When you think of estate planning, you might picture in your head a last will and testament from someone who’s ninety years old. That, however, is not the case at all (though certainly that is a common document and age range). Estate planning is a young man’s game too, and college kids need a power of attorney the same way someone five decades their senior does.

You should encourage the college-age kids in your life to get a power of attorney. In this article, we’ll discuss what a power of attorney is, as well as why college-age people should have one.

What is a Power of Attorney? 

If you become unable to manage your own affairs due to incapacitation (illness, injury, mental incompetence, etc.), a power of attorney is the person you legally appoint to manage your affairs in your place. Even if you have absolutely no problems on the horizon and are in perfect health, you still should have a power of attorney. There are a few different types of power of attorney. These include general, special, and healthcare. You should also know the term “durable power of attorney.”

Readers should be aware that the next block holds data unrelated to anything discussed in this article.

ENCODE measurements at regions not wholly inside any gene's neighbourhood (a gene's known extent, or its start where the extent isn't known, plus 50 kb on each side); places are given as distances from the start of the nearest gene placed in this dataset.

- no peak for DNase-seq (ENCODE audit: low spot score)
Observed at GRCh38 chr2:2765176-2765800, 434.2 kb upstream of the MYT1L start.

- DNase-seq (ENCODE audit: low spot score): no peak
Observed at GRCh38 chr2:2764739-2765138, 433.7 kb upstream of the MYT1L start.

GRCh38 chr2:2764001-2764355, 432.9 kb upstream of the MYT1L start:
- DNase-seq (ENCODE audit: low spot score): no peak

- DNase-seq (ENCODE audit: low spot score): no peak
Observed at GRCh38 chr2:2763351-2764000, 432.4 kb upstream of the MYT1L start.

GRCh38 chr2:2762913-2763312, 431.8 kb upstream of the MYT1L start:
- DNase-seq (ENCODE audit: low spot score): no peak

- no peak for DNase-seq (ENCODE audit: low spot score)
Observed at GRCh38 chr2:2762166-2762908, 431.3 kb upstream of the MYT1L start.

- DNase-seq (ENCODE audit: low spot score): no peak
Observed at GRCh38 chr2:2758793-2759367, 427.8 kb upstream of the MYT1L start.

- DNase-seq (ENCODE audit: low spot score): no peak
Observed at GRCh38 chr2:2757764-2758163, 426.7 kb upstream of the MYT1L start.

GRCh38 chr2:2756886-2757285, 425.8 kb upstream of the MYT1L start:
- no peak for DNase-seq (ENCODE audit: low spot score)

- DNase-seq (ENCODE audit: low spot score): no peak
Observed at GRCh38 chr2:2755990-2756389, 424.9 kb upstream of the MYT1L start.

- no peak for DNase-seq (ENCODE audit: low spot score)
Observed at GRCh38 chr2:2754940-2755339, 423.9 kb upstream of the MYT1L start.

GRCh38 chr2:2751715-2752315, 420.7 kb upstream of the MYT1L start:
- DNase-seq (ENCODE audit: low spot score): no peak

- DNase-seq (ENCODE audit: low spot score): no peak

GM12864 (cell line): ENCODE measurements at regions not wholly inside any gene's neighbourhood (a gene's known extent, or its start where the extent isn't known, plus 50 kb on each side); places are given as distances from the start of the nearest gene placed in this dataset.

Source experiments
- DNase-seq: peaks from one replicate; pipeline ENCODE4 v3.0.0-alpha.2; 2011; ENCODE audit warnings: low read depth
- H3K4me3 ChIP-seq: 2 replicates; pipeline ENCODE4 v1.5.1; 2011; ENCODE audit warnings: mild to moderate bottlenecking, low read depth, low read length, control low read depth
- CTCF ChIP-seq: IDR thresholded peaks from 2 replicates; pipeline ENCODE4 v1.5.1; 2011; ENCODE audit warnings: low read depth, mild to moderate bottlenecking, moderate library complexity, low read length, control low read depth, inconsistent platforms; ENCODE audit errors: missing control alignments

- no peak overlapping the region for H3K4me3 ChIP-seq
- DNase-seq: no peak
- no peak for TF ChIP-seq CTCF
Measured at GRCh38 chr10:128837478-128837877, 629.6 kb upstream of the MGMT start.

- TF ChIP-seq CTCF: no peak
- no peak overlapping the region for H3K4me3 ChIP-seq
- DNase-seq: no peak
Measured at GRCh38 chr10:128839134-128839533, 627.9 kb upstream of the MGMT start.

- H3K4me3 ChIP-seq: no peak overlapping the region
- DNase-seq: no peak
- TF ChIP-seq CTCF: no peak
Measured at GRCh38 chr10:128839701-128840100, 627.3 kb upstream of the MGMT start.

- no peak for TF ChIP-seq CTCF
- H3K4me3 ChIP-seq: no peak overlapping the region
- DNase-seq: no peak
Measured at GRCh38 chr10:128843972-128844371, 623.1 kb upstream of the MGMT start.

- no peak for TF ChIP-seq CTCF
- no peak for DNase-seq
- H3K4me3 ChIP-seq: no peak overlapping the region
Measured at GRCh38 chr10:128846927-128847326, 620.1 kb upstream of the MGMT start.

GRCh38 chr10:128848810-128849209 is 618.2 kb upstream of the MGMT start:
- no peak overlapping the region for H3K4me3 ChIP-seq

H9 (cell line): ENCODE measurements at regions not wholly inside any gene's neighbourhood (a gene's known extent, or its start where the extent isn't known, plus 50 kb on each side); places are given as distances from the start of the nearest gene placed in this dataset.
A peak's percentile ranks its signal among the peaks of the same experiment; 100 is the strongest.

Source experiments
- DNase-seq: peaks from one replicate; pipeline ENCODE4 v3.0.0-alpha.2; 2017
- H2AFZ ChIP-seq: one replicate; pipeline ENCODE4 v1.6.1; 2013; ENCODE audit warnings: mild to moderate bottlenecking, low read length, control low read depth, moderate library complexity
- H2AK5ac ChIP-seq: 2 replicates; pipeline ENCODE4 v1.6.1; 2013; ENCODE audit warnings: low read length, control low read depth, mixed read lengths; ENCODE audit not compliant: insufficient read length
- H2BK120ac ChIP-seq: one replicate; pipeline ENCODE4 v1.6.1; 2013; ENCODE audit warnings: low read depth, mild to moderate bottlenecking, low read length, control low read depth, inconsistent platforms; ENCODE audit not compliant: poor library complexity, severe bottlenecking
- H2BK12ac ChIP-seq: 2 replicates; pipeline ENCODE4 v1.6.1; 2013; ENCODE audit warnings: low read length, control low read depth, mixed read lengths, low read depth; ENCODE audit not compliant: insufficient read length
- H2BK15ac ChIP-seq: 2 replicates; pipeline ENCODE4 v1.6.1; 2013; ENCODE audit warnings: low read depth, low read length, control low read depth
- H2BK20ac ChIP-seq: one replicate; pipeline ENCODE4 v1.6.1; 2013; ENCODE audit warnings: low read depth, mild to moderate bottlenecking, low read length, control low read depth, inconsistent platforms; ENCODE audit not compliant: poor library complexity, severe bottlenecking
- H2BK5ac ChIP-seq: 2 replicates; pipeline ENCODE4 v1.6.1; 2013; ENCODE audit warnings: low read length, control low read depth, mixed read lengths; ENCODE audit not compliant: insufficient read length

General power of attorney gives a person broad authority to act on your behalf for a wide range of different issues. This type of POA is included in an estate plan most often. The special power of attorney is narrower in scope, and you assign to the special POA only those powers you wish them to have. A healthcare POA makes healthcare decisions for you if you’re too sick or injured to make them. 

Lastly, a durable POA is just a document ensuring that there won’t be any issues in keeping the authority of the general, special, or healthcare power of attorney intact in the event that you’re too incapacitated to make your own decisions. The durable power of attorney can also go into effect if you’re mentally incompetent to handle decision-making, and you can choose the doctor(s) you want to determine your competency to lift the POA. 

Why do college kids need one? 

Estate planning is based on the fact that no one is infallible. It is the best way to prepare for the “what ifs” in life, and college kids are still vulnerable to different types of illnesses and injuries. They certainly aren’t injury- and sickness-proof while they’re away from home. Having a college-age kid sign a power of attorney ensures that kid’s parents will be able to manage their affairs, should the kids become unable to do so. As the kids are 18 and no longer minors, they can pick any adult they trust, related or unrelated. College kids don’t have many assets, but they do have bills, a bank account, and digital accounts that need to be managed if something happens. 

Kids who are in college rarely think anything can happen to them, but, unfortunately, that isn’t always the case. It’s important to be prepared, and having a power of attorney is a necessity for anyone who is no longer a minor.